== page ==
his call may be monitored for quality control purposes.”
It’s a common, automated recording that customers often hear as they are transferred (finally) to a live person at a telecom call centre. Customers feel somewhat reassured that the employee will be helpful since that worker’s responses are being recorded and reviewed by supervisors.
But, instead of being assessed on the degree of helpfulness to customers, the employee is often reviewed on the degree of resourcefulness in stalling and stonewalling — disturbing prerequisites for telecom call centre workers.
Most call centre employees are helpful and do the best they can; and the companies that hire them are really concerned about customer service. But apparently, not so much at telecom call centres, especially those engaged by Bell, Rogers or Telus — the three singled out in a damning Go Public investigative segment recently aired by the CBC.
Hundreds of current and former telecom workers have gone public with claims of misleading and unethical sales practices. Those allegations prompted the Canadian Radio-television and Telecommunications Commission (CRTC) to order a public hearing on the sales practices of telecoms, which was set to get underway Monday, Oct. 22. It’s part of an inquiry ordered by the federal government as a result of those numerous complaints.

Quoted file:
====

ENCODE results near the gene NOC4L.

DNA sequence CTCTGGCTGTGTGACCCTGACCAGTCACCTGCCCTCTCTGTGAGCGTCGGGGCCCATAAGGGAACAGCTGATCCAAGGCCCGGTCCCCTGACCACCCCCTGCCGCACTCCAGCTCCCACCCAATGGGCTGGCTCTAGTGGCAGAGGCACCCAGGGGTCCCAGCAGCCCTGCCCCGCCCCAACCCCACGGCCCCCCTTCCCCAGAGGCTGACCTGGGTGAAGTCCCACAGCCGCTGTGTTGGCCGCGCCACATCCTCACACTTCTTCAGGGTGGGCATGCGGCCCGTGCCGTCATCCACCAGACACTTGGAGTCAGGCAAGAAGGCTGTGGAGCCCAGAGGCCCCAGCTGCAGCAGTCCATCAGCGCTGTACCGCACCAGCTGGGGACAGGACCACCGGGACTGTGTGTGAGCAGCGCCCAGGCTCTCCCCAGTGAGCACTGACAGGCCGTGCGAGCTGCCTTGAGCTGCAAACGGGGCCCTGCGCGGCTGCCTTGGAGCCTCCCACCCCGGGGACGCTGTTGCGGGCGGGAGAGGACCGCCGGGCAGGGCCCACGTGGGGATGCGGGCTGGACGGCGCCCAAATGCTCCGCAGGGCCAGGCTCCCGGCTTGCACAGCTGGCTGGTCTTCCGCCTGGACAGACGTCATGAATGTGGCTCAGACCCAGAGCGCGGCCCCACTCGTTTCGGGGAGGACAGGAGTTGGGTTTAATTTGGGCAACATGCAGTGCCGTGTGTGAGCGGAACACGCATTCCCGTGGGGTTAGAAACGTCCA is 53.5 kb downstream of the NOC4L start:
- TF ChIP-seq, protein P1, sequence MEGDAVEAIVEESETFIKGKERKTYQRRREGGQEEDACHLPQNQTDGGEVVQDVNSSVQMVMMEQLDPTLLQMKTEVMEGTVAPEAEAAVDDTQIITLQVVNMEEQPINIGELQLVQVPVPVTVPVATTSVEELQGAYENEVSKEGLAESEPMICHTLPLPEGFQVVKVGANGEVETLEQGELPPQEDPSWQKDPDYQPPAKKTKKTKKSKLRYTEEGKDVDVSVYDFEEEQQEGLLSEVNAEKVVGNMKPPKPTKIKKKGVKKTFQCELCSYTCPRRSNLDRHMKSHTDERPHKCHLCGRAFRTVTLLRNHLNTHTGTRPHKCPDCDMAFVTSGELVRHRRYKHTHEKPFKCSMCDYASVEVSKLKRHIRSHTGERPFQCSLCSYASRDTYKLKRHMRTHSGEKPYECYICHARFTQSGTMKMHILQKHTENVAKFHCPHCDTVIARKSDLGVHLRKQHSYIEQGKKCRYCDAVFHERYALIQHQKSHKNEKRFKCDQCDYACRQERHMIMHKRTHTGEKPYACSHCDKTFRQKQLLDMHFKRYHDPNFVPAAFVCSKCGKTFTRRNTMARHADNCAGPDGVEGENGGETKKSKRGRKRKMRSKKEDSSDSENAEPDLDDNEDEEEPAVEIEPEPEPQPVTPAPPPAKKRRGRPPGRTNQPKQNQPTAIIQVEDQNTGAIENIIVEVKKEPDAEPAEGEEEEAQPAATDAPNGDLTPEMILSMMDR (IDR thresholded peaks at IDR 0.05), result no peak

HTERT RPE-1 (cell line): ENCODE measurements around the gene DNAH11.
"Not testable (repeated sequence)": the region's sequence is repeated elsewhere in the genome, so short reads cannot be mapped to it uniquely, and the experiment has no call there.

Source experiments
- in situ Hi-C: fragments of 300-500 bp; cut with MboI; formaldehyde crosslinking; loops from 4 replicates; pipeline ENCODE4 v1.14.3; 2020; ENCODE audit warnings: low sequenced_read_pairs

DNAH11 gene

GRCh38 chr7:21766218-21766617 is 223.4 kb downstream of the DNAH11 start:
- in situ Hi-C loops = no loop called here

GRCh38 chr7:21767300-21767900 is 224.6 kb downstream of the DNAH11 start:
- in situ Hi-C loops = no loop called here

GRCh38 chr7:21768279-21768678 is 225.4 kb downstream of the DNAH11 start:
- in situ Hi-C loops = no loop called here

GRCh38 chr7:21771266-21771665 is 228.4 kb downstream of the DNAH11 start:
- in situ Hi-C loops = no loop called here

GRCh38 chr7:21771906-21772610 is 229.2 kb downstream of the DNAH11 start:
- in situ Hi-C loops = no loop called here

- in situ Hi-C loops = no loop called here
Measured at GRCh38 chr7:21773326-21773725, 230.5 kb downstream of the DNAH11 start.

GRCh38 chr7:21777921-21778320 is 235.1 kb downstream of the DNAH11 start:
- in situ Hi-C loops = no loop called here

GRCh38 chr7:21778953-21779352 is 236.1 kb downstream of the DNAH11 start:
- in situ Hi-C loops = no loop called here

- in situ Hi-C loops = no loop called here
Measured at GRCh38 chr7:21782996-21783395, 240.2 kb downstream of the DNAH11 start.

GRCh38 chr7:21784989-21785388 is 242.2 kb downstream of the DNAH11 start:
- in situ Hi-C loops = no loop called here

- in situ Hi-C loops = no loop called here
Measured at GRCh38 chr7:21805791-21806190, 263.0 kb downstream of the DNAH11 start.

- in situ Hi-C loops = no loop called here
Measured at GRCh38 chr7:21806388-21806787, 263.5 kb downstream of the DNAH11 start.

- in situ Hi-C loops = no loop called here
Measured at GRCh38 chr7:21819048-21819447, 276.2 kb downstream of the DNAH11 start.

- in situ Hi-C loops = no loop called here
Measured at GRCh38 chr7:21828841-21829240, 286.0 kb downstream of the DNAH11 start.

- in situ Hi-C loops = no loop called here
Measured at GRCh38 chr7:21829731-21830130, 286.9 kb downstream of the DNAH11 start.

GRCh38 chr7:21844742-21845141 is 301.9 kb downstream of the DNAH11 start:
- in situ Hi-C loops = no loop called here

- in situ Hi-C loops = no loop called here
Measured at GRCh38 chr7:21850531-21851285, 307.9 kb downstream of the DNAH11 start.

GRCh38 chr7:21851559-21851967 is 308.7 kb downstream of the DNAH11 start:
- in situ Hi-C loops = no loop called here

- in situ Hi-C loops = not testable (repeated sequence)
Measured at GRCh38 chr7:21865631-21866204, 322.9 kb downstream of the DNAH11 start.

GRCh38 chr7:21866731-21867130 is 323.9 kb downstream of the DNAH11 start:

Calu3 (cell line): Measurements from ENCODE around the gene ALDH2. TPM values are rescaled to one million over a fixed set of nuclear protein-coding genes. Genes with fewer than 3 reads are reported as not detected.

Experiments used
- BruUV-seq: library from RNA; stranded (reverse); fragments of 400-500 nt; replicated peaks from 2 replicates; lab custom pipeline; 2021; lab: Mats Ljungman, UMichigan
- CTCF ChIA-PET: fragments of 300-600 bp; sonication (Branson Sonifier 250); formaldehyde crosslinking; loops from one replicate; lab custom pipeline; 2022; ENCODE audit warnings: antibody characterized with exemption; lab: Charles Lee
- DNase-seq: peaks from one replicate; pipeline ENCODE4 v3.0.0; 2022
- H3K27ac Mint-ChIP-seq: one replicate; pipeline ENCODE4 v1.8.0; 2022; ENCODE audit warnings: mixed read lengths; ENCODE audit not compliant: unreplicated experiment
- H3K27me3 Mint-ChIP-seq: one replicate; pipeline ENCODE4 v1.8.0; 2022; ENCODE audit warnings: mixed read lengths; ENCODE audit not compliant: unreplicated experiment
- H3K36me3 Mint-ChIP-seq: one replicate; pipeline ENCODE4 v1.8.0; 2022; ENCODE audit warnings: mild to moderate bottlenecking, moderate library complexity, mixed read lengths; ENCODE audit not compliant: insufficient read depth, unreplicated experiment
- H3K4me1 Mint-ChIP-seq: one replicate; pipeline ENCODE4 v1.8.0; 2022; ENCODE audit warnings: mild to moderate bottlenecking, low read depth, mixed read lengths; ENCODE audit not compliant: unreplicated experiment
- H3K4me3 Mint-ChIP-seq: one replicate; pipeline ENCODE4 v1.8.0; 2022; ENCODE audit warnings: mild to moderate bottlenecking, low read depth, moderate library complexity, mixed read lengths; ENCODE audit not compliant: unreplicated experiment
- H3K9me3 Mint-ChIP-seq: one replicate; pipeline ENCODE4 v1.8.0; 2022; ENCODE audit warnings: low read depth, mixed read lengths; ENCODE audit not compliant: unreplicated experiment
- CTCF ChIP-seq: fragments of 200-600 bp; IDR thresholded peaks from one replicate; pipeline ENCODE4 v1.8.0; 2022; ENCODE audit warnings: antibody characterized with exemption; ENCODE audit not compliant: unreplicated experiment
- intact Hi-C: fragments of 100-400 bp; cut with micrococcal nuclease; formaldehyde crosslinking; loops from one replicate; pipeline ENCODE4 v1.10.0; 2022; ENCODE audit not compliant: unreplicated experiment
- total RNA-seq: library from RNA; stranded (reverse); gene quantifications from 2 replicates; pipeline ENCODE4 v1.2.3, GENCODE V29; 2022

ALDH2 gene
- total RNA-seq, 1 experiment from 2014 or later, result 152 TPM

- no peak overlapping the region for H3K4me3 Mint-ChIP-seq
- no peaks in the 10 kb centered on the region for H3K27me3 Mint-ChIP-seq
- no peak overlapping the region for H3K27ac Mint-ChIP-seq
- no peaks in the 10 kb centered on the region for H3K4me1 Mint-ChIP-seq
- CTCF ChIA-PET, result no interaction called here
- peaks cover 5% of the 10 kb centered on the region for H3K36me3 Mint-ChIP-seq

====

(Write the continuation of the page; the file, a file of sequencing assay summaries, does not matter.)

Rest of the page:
Many Atlantic Canadian television, telephone and internet customers are nodding in agreement. It’s about time.
As detailed by Go Public, most telecom sales reps earn points towards commission for every product and service they sell and lose points every time they cancel or reduce a customer’s service.
So, employees are encouraged to do everything possible to delay the downgrade and frustrate a customer.
In despair, many customers reluctantly pay up and keep services they don’t need. Inexorably, monthly fees go up and changing bundles is next to impossible. Only as a last resort, when angry threats are made to cancel outright or switch to a competitor, does the customer finally receive service.
When will these big telecom companies clue in that you can only push customers so far and any lingering loyalty is going out the door and not coming back. Telecoms are their own worst enemy. They presume that Canadians will continue to accept getting ripped off and ask for more.
An Angus Reid poll released Oct. 18 suggests otherwise. It found that millennials in Canada are increasingly willing to opt out of traditional television and phone serve for online streaming. Many have no need of landlines; and others are cancelling cable or satellite as too expensive. Telecoms should be offering bundles that are cheaper and more flexible to keep customers and attract new ones — not driving them away in droves. Incredibly, many don’t seem to care.
Atlantic Canadians have a long list of telecom horror stories to tell and now is their chance. Don’t waste it. Pass them along to the CRTC and let’s hope that substantive changes might finally come.
Oh, yes. This editorial may be monitored by Bell, Rogers and Telus for excessive criticism purposes.